Dr. Bobbie Legg one of our amazing trauma therapists shares her insights into using yoga as therapy.
The Sanskrit word for yoga means union: of mind, body and spirit. Yoga is known for its transformative power that extends beyond the physical to nourish the mind and help us cope with life’s pressures. At Beyond The Orphanage we use yoga with children who are recovering from sexual, physical and emotional trauma.
I fell in love with yoga in 2001 while living and working on a remote Native American Reservation. As much as yoga challenged my muscles and balance, it also challenged my mind to be still. I felt present in a way I never had experienced.
Over the past 15 years there have been a number of clinical studies into the benefits of yoga for mental health. Practicing yoga has shown to deliver positive changes for persons struggling with trauma and associated emotional and behavioural issues. One of the key findings is that yoga helps to build interoceptive awareness in trauma survivors, which is the ability to sense the internal state of our body.
Yoga is the practice of being aware, of being present, and befriending your body. A child’s most frequent response to the intense, paralyzing fear that can accompany rape and domestic violence is the numbing/freezing response. After the immediate trauma has passed and children find safety, they tend to live in a state of internal numbing with guilt and fear being their silent companion. For survivors of trauma who have felt detachment from their own body, thoughts, and emotions, yoga encourages them to be present in a gentle, safe and nurturing environment. It’s also fun.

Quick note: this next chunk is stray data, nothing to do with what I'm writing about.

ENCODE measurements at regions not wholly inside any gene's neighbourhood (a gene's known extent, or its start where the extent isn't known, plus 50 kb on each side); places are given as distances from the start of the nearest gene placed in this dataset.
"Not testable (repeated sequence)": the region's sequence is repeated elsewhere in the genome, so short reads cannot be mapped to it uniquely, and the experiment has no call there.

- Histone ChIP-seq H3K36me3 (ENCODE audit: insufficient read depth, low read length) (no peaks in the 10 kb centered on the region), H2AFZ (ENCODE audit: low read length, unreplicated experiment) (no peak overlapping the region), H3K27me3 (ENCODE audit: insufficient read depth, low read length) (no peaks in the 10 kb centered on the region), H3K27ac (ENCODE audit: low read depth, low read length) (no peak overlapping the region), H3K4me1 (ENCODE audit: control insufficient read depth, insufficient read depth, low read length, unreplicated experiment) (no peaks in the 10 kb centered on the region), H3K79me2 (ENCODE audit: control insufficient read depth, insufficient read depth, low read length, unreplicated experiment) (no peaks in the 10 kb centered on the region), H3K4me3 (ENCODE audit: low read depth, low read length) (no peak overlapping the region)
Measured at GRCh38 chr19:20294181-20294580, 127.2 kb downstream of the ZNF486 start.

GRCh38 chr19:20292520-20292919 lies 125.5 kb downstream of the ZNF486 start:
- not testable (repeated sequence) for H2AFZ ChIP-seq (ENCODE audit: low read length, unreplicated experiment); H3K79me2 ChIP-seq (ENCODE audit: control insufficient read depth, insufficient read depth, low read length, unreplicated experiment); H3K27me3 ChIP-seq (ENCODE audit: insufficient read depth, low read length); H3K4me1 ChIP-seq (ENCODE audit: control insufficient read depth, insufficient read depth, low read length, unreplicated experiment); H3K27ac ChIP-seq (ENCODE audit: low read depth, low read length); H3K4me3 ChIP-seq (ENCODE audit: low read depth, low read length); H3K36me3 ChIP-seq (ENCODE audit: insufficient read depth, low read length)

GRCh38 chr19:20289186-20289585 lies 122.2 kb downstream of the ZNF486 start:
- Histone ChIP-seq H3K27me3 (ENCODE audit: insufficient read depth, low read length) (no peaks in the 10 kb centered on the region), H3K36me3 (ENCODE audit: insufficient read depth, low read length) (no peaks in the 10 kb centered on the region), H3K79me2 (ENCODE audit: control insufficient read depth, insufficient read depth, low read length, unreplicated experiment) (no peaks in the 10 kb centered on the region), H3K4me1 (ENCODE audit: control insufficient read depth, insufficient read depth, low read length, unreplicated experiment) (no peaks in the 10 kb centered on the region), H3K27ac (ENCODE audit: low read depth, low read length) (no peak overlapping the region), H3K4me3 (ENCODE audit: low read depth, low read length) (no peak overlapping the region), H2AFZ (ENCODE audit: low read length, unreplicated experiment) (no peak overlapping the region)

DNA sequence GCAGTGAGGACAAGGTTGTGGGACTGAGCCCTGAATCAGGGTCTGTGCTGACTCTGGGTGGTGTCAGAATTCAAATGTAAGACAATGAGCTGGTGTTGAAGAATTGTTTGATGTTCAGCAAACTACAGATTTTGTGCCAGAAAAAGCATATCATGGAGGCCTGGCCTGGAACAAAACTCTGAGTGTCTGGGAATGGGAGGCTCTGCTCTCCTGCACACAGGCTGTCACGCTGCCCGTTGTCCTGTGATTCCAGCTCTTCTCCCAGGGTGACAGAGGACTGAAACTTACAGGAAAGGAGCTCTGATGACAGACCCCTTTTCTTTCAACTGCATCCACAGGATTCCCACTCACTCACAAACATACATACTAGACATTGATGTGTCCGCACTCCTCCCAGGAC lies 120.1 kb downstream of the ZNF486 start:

When I began using yoga in my therapy work, my clients took to it quickly and described a changing awareness immediately following our sessions. Yoga seemed to give them a healthy sense of interoception that they previously sought out in acts of self-harm, by cutting and burning their skin or seeking a physical override of their pain through drugs and alcohol.
I also noticed something else I hadn’t read in the literature. While the children and teens enjoyed the thrilling challenge of the more vigorous acroyoga poses, they repeatedly sought out the actions of interactive play. These were the poses that involved strong eye contact and being aware of each other’s presence. Poses that required trust in each other for balance and holding.
These children, who had been ripped away from the primary life gift of having parents, sought out interpersonal connections through yoga. Interpersonal neurobiology teaches us that this non-verbal connection is what forms our earliest attachment to caregivers. In these partner poses, mirror neurons light up the right frontal lobe. As the children gaze, sense their balance, and laugh together they feel connected. They are no longer alone.
After surviving abuse and isolation, yoga connects a child to their own heartbeat, breath, and to other caring souls who are there for them as they walk out of a harrowing past and into a loving, safe present.
Please help us to fund more yoga sessions and continue this important work.